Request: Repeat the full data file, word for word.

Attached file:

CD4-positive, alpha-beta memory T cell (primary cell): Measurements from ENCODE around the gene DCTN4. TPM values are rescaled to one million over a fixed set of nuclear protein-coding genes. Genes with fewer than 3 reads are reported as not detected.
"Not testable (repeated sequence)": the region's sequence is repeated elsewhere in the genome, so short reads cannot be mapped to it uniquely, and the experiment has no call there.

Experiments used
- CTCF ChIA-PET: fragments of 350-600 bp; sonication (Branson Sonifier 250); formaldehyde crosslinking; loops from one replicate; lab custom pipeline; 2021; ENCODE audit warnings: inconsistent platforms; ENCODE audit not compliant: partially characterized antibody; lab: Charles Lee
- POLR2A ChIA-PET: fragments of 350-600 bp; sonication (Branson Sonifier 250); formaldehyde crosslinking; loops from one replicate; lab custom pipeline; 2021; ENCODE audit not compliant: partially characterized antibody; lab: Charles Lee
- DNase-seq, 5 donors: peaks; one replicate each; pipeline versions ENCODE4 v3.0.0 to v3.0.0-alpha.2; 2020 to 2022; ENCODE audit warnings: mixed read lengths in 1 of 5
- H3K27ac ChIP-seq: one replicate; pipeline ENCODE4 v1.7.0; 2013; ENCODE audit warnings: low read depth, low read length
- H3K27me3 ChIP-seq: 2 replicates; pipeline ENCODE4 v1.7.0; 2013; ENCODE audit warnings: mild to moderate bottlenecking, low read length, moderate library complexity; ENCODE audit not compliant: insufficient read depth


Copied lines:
CD4-positive, alpha-beta memory T cell (primary cell): Measurements from ENCODE around the gene DCTN4. TPM values are rescaled to one million over a fixed set of nuclear protein-coding genes. Genes with fewer than 3 reads are reported as not detected.
"Not testable (repeated sequence)": the region's sequence is repeated elsewhere in the genome, so short reads cannot be mapped to it uniquely, and the experiment has no call there.

Experiments used
- CTCF ChIA-PET: fragments of 350-600 bp; sonication (Branson Sonifier 250); formaldehyde crosslinking; loops from one replicate; lab custom pipeline; 2021; ENCODE audit warnings: inconsistent platforms; ENCODE audit not compliant: partially characterized antibody; lab: Charles Lee
- POLR2A ChIA-PET: fragments of 350-600 bp; sonication (Branson Sonifier 250); formaldehyde crosslinking; loops from one replicate; lab custom pipeline; 2021; ENCODE audit not compliant: partially characterized antibody; lab: Charles Lee
- DNase-seq, 5 donors: peaks; one replicate each; pipeline versions ENCODE4 v3.0.0 to v3.0.0-alpha.2; 2020 to 2022; ENCODE audit warnings: mixed read lengths in 1 of 5
- H3K27ac ChIP-seq: one replicate; pipeline ENCODE4 v1.7.0; 2013; ENCODE audit warnings: low read depth, low read length
- H3K27me3 ChIP-seq: 2 replicates; pipeline ENCODE4 v1.7.0; 2013; ENCODE audit warnings: mild to moderate bottlenecking, low read length, moderate library complexity; ENCODE audit not compliant: insufficient read depth